Of the nearly 39 million rides taken by Metro Transit passengers last year, 49 citations were issued by police to riders who didn't pay their fares. In 2021, only 10 citations were written for fare evasion.
The scant number of citations seems to suggest the transit agency has abandoned sweeping efforts to penalize riders who get on board without paying. Spokesman Drew Kerr said Metro Transit is committed to improving fare compliance, but conceded: "We can always do better."
Now some state lawmakers appear determined to fix Metro Transit's fare collection system, even though four previous efforts at the Capitol have failed.
Rep. Steve Elkins, DFL-Bloomington, plans to introduce a bill making it easier to punish fare dodgers by issuing them an administrative citation, akin to a parking ticket, rather than threatening them with a misdemeanor bearing a possible $180 fine — a rarely pursued penalty that is essentially meaningless, he said.
Elkins and Rep. Brad Tabke, DFL-Shakopee, also want to give non-police personnel authority to cite transit passengers who don't pay. Only Metro Transit police officers now can issue such citations and only after a previous warning. In 2022, 542 such warnings were issued; in 2021, 689 were.
The debate on how to counter fare evasion comes as Metro Transit attempts to lure back customers who fled during the COVID-19 pandemic and assure them the system is safe to ride despite recent reports showing that crime last year on trains and buses — mostly simple assaults and nuisance violations such as drug use and liquor law violations — increased by 54%.
Transit officials attribute the problem to vacancies in the Metro Transit Police Department, which is down by more than 90 full- and part-time police officers due to a persistent hiring shortage. Police are tending to more urgent public safety needs, they say.
Sen. Scott Dibble, DFL-Minneapolis, who chairs the Senate Transportation Finance and Policy Committee, said the measures have a "100 percent chance of passing" now that Democrats dominate at the Capitol, though a similar effort generated bipartisan support last year.
Passengers taking Metro Transit's light-rail and bus rapid transit lines and Northstar Commuter Rail are supposed to pay for their tickets before boarding or use a transit pass. If they don't, it's considered a low-level offense and, according to critics, not aggressively pursued by city and county attorneys.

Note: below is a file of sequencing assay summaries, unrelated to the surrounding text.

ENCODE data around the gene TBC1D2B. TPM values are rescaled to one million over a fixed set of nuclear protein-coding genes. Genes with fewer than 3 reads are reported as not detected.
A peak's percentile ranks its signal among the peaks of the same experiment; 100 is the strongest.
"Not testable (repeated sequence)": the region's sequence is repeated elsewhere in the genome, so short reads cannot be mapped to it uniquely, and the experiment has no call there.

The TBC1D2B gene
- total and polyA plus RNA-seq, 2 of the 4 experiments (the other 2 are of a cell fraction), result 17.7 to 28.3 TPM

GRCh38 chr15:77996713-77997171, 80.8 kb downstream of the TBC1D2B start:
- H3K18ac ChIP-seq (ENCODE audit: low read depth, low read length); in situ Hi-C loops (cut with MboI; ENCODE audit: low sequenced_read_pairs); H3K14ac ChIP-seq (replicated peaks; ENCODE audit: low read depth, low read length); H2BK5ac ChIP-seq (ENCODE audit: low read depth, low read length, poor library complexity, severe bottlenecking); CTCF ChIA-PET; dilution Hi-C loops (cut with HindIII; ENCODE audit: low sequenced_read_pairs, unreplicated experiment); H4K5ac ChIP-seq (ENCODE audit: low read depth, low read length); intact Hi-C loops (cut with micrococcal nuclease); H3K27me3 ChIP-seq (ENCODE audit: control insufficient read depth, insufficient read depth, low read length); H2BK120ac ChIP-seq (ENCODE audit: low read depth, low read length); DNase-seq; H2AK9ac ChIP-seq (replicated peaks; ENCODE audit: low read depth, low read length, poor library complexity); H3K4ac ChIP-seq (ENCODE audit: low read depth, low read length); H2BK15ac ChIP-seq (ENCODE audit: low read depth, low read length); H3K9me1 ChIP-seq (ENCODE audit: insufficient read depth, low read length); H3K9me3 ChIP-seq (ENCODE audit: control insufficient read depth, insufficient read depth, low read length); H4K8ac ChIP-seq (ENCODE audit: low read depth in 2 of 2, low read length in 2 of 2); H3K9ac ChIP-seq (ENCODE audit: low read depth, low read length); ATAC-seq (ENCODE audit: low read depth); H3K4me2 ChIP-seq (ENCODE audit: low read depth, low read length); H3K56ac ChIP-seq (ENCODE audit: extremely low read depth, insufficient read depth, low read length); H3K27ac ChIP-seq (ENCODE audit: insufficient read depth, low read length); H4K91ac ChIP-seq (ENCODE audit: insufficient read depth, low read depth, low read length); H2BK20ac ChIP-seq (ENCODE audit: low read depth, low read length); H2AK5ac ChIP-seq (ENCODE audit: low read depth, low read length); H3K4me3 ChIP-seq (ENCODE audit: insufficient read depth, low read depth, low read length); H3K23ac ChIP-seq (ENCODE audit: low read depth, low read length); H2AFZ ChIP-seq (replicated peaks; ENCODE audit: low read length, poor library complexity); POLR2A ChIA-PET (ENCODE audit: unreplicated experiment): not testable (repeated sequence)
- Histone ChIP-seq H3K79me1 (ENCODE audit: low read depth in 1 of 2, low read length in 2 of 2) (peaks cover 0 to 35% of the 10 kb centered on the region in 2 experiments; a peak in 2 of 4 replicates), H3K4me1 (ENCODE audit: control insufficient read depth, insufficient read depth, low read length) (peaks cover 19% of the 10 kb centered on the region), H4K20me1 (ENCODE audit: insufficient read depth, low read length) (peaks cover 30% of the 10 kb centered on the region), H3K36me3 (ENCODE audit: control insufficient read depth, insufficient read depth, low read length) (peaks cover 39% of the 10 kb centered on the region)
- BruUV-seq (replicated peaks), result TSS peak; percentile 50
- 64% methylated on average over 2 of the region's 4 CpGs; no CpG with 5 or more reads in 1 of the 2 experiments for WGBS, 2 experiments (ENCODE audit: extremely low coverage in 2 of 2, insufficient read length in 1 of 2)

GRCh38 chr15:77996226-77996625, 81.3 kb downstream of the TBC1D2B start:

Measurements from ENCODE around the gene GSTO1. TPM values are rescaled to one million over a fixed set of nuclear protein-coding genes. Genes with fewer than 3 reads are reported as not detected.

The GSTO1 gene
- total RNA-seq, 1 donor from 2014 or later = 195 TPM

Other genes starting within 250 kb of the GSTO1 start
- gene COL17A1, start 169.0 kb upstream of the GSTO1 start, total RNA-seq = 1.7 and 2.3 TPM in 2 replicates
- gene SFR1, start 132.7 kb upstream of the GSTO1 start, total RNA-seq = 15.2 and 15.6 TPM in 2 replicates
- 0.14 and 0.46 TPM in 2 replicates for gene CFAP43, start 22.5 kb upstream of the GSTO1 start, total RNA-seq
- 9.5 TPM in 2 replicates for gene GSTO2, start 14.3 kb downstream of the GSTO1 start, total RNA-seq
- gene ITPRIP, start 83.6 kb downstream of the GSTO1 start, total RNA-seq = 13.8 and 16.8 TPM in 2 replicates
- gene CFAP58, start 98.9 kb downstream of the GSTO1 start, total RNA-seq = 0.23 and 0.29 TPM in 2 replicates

An audit conducted by the Metropolitan Council in 2020 found that only about 2.6% of the citations issued by Metro Transit police resulted in any payment. If fines are ultimately paid, Metro Transit doesn't even get the money — it goes to the court.
"The citation is out of proportion to the offense and never followed through in the court system," Dibble said.
Failing to buy a transit ticket shouldn't be a misdemeanor, said Sam Rockwell, executive director of Move Minnesota, a nonprofit organization that promotes sustainable transportation. He said such a policy disproportionately singles out people of color for criminal prosecution.
"It is crazy that someone who fails to pay a $2 transit fare faces a permanent criminal record while someone who fails to pay a $5 parking meter charge pays a fine and gets to move on with their life," Rockwell said.
Staying the course
A key component in the proposed legislation to improving fare compliance involves permitting community service officers and other Metro Transit personnel to cite passengers for not paying their fares.
Using non-police personnel to check fares is in line with transit agencies in other cities, according to a report last year by the National Academies of Sciences, Engineering, and Medicine. The relationship between police officers and vulnerable communities aboard public transit can be "complicated with over-policing," the report notes.
In 2017, video footage of a part-time Metro Transit officer asking a Blue Line passenger his immigration status while checking his fare went viral on social media, causing a furor.
Unlike many transit systems across the United States, stations in the Twin Cities aren't enclosed with gates or turnstiles to deter those who don't pay. St. Louis was the same way, until officials there decided to retrofit 39 MetroLink light-rail stations with gates and turnstiles, making it a "closed system" as part of a broader effort to improve security.
The $52 million project — $11 million of which is being paid for by corporate donors — is underway.
"We're focusing on creating as much of a security bubble as possible," said Kevin Scott, general manager of Bi-State Development, St. Louis' transit operator. "It moves problematic behavior away from our system."
Retrofitting Metro Transit's stations with gates and turnstiles would be "extremely challenging," Kerr said, given that most of them were built at-grade and in an urban environment. Ticket machines would have to be moved, he said, and there would be challenges related to accessibility, snow removal and maintenance.
Some transit agencies have opted for even more dramatic solutions to address fare evasion — even to the extent of making public transportation free, as a way to achieve equity and boost ridership decimated by the pandemic. Kansas City, Mo., so far is the largest city nationwide to give free transit a try.
There has been no serious talk among Metro Transit officials about doing the same, especially since some $46 million was collected in fare revenue last year.
For now, Kerr said, Metro Transit will stay the course. "The most effective deterrent to fare noncompliance and other bad behaviors," he said, "is to build a stronger official presence on transit."